One of the most serious problems facing schools today is that of bullying. A recent report by the Centre for Disease Control (CDC) suggested that nearly a fifth of the respondents had been bullied in school in the preceding year. This might mean that the problem is more widespread than people believe. There are cases where bullying became so serious that the victims attempted or succeeded in committing suicide. Recognizing the symptoms of bullying and suicide is, therefore, necessary if this problem is to be dealt with decisively.
Some of the symptoms of bullying include:
Responsible members of the society such as teachers, parents and concerned neighbors should be on the lookout for these and other unusual symptoms. It is far too easy to punish students who exhibit a combination of these symptoms but that would just be like punishing the victim. According to the CDC report mentioned above, approximately 13.8 percent of the students involved in the study had contemplated suicide after being bullied regularly. Thus, bullying prevention is one of the first steps in preventing suicide.
Several factors can compound suicide tendencies in children. Those who had adverse childhood experiences, such as growing up with a mentally ill family member, are more predisposed to suicide. Substance abuse is also a major contributing factor. It should also be noted that those who are bullied are likely to bully others weaker than them as a way of releasing their anger.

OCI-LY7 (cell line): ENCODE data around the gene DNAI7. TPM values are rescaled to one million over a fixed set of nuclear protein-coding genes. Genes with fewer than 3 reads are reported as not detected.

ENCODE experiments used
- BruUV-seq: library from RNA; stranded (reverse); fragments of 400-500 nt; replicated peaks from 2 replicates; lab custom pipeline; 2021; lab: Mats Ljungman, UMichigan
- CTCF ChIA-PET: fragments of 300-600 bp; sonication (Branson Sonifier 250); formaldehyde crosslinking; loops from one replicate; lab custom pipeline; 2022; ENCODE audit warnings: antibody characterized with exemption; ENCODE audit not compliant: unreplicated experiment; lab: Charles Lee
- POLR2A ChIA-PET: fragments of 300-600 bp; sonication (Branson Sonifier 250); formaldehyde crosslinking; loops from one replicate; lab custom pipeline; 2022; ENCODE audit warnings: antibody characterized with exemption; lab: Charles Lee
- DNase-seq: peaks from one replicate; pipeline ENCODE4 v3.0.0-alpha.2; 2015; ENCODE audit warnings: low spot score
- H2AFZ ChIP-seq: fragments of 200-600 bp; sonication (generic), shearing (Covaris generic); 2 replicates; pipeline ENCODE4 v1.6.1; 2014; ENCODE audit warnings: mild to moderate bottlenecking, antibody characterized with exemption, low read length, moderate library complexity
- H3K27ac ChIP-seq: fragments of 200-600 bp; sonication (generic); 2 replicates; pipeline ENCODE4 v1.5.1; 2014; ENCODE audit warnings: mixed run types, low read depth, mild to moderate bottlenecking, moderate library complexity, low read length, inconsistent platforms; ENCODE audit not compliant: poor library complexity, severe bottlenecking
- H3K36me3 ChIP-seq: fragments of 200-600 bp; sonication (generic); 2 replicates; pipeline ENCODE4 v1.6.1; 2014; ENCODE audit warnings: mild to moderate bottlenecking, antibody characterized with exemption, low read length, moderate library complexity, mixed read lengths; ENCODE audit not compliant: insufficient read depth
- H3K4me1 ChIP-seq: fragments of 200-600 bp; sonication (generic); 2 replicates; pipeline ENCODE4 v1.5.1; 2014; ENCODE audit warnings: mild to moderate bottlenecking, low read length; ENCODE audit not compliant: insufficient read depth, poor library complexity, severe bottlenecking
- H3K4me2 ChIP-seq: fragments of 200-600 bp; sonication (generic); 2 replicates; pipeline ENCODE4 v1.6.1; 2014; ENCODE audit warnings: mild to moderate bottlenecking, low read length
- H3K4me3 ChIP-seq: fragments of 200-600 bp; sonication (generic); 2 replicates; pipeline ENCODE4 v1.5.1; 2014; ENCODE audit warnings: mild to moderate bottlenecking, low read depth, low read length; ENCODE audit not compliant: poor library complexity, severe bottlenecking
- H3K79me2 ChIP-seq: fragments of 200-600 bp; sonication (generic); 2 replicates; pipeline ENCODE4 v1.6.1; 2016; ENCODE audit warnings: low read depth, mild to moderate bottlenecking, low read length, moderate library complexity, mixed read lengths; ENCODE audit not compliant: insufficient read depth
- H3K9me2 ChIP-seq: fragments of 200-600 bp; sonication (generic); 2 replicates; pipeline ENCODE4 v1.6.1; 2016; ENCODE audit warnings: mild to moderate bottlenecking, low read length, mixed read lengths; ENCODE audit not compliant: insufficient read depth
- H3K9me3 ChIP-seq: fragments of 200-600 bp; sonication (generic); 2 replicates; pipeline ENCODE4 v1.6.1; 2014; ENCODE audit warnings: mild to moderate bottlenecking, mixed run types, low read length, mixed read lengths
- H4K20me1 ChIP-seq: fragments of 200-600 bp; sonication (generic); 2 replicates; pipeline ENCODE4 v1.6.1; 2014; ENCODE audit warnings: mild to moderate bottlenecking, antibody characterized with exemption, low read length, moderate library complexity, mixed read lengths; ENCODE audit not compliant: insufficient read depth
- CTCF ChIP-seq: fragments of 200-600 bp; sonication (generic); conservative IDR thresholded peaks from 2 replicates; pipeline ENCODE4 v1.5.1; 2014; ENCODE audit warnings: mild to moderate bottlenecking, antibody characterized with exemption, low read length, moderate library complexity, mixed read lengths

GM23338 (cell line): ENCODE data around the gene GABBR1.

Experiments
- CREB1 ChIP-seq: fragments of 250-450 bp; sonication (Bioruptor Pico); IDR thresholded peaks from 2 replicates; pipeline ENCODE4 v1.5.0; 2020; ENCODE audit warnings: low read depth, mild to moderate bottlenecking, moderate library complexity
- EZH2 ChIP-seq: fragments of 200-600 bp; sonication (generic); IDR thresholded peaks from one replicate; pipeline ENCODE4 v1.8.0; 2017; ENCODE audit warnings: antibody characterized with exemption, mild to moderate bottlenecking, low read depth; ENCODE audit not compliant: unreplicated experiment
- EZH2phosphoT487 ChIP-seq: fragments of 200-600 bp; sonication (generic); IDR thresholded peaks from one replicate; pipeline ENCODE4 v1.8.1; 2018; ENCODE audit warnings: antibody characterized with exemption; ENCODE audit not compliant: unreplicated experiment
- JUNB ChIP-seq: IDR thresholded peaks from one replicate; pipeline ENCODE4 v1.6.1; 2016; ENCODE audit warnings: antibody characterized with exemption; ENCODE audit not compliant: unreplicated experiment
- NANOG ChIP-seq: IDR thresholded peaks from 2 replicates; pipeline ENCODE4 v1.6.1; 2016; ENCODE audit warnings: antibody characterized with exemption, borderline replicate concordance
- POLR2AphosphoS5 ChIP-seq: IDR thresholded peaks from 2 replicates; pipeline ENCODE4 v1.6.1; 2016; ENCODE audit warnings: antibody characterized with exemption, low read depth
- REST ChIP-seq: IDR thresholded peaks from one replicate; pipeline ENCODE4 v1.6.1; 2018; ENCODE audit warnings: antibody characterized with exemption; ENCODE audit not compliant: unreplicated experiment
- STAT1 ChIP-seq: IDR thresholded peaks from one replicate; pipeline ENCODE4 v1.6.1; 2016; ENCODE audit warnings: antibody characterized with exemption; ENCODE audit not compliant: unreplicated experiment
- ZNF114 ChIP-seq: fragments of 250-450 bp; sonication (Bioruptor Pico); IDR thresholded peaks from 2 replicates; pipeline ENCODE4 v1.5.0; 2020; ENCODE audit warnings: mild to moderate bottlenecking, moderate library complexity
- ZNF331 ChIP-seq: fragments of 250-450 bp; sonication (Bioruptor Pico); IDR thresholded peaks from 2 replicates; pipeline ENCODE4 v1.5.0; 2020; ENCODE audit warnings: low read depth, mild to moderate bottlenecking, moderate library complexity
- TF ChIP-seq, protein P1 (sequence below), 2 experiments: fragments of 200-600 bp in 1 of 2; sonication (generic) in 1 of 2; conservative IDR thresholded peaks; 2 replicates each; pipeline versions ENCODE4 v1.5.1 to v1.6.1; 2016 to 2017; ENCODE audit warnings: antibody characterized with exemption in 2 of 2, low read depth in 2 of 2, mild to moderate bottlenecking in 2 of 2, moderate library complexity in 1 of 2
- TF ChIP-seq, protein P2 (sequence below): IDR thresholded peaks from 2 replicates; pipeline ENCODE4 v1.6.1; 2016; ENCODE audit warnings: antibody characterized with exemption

It should also be noted that bullying often leads to truancy, as victims fear going to school for fear of being bullied again. Though bullying manifests itself in different forms, the consequences are more or less the same. Thus, no form of bullying should be viewed as ‘safe.’
Suicide prevention should start with and involve prevention of bullying as there is a strong link between the two. There are different bullying programs that help guardians and teachers in preventing bullying. Only those who have the right resources can recognize and deal with this problem effectively.
The child who is ‘left behind’ most is the one who leaves school without transition readiness.